What Happens If I Am Overpaid?
What Happens if Money is Transferred to My Bank Account By Accident?
What Happens if I Receive Money in Error?
All these questions, and more people ask themselves on a regular basis, and why….because they occur. They happen.
Employers overpay employees, or one day money appears in our bank accounts out of the blue.
So what happens when this happens, what do you do, and what are your rights and responsibilities???
Your Employer Overpays You
One of the documents and pieces of paper be it online or as a hardcopy we check each month is our wage statements.
If our pay is incorrect, we want to know about it right away.
For many of us there are no errors with our pay, except the occasional tax issue with HMRC. Things like changing jobs and your P45 not catching up with things as it should, and next thing you know, your in the higher/emergency tax code and your wages are light.
However, if an employer overpaid you would you notice…..probably yes, but what do you do?
Do you bring this to their attention, or simply wait for them to catch it, or maybe not catch it.
Odds are eventually the error of being overpaid will be caught, and hopefully, you have not spent the money.
If you are still working for the company, then you and they can work out an arrangement to give the money back; possibly in one lump sum if you still have the money. If not, then in instalments.
However, if you leave a company and are overpaid, what then?
Your ex-employer can request you repay the money, and they even have certain rights to demand this, however, you have rights as well.
A Legal Adviser at DAS Law, Samantha Jenkins says, “Unfortunately, if you are mistakenly overpaid by your employer you can be required to pay the money back.”
“This is true even in cases whereby the employer realises their mistake sometime after the overpayment has been made, or where you have since left their employment.”
“Under Section 14 of the Employment Rights Act 1996, where the employee remains within employment, the employer is entitled to make a deduction from the employee’s ongoing wages to recover the overpaid sum.”
“In the event the employee has left employment, and therefore no deduction from ongoing wages can be made, the employer may contact their former employee and request the repayment.”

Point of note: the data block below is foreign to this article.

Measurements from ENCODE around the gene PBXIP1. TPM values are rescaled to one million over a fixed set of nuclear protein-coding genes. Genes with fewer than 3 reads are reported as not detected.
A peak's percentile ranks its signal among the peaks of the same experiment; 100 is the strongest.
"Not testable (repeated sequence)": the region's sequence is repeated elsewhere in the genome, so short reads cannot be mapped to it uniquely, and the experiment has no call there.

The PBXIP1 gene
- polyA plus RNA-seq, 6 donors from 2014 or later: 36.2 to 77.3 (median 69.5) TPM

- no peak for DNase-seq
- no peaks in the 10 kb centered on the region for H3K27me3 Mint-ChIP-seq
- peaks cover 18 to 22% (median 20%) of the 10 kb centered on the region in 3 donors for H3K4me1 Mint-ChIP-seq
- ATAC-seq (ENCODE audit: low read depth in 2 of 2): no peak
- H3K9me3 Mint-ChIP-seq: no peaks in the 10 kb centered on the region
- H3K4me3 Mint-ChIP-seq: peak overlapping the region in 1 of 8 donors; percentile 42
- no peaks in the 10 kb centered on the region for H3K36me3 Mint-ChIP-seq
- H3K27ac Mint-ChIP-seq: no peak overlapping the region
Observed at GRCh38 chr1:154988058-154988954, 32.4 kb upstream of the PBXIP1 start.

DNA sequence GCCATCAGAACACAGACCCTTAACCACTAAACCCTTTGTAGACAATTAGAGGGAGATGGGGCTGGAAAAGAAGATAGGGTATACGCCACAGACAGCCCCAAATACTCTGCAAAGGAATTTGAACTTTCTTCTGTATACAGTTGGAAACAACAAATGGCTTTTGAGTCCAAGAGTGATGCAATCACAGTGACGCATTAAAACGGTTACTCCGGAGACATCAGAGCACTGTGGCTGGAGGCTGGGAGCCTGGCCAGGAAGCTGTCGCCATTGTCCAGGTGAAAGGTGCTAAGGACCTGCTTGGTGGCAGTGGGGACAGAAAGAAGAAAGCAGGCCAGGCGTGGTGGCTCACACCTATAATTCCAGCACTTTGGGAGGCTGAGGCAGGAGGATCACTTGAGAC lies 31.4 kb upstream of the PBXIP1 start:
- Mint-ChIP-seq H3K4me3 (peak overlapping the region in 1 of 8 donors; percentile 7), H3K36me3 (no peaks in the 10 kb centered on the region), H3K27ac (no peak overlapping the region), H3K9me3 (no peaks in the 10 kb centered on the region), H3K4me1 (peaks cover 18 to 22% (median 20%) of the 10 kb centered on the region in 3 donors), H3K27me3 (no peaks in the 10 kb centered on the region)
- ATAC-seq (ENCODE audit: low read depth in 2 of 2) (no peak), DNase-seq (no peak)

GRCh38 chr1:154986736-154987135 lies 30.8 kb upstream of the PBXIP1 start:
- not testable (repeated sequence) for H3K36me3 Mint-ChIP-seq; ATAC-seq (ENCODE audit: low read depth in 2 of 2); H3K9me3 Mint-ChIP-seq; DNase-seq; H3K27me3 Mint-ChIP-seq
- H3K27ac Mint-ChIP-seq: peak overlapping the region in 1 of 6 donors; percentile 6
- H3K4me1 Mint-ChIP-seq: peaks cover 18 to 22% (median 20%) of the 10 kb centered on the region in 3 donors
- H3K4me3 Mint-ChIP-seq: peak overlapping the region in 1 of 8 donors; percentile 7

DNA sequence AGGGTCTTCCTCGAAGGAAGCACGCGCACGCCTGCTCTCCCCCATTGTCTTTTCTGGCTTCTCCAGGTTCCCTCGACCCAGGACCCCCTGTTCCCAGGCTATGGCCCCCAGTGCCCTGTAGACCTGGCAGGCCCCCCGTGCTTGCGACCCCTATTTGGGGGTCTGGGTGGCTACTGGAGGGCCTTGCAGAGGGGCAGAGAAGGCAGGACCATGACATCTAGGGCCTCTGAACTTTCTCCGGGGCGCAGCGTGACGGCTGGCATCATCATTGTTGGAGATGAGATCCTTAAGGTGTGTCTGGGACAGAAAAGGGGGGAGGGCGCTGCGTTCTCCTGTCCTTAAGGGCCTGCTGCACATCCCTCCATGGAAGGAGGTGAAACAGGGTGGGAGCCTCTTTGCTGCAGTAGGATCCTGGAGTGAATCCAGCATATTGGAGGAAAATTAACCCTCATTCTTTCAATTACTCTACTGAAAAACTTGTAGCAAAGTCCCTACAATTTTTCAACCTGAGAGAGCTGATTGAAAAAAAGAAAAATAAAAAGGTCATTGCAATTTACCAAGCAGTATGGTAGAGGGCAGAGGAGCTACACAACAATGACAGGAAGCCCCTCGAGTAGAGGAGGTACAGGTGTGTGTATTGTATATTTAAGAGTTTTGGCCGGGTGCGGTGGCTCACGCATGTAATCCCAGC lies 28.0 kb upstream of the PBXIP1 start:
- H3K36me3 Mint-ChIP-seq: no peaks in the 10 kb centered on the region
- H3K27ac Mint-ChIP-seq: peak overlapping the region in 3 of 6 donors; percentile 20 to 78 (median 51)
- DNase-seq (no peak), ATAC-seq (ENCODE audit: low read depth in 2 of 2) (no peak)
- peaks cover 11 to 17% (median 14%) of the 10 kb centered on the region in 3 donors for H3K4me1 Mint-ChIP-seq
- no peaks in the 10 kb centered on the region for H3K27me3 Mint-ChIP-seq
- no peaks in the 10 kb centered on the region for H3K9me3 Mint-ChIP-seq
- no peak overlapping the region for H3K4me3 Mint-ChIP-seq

An employer should advise the employee of the sum which has been overpaid and seek to agree a repayment plan over a reasonable period of time.”
“If you refuse, or fail, to repay the overpaid wages, you may find that your employer takes you to court. They will have six years from the date of the overpayment in which to do so.”
“If an employer has overpaid you in error over an extended period of time, it can become tricky for them to recover the wages and you may have a defence if you have received the money believing it to be the correct sum owed and have spent it innocently as a result.”
“If you believe that you have such a defence it is advisable that you seek legal advice on your particular case.”
What would you do if you woke up one fine day, checked your bank account, and found extra money in it, hundreds or maybe thousands of Pounds more than you thought you had.
Jump for joy, go on a spending spree, or contact the bank to inquire what happened.
There are those that do not regularly check their statements, they just guess and hope with eyes closed with each purchase that the transaction is approved.
So if money is inadvertently placed in your bank account, can you keep it?
Our survey said….no!
Legally you cannot keep the money.
If you know the money is not yours and has been placed in your account, and you do nothing to rectify the issue, such as contacting your bank, you could be guilty of “wrongful credit” under the Theft Act 1968.
You would think this Act would have been updated over the years, 1968?
You need to contact the bank immediately and make them aware of the error, the longer you do not do this, the more it looks bad for you, plus it increases your temptation to spend the money.
So while windfalls occur, they do not occur where you can be overpaid or have money placed in error in your bank account, and you can keep the money.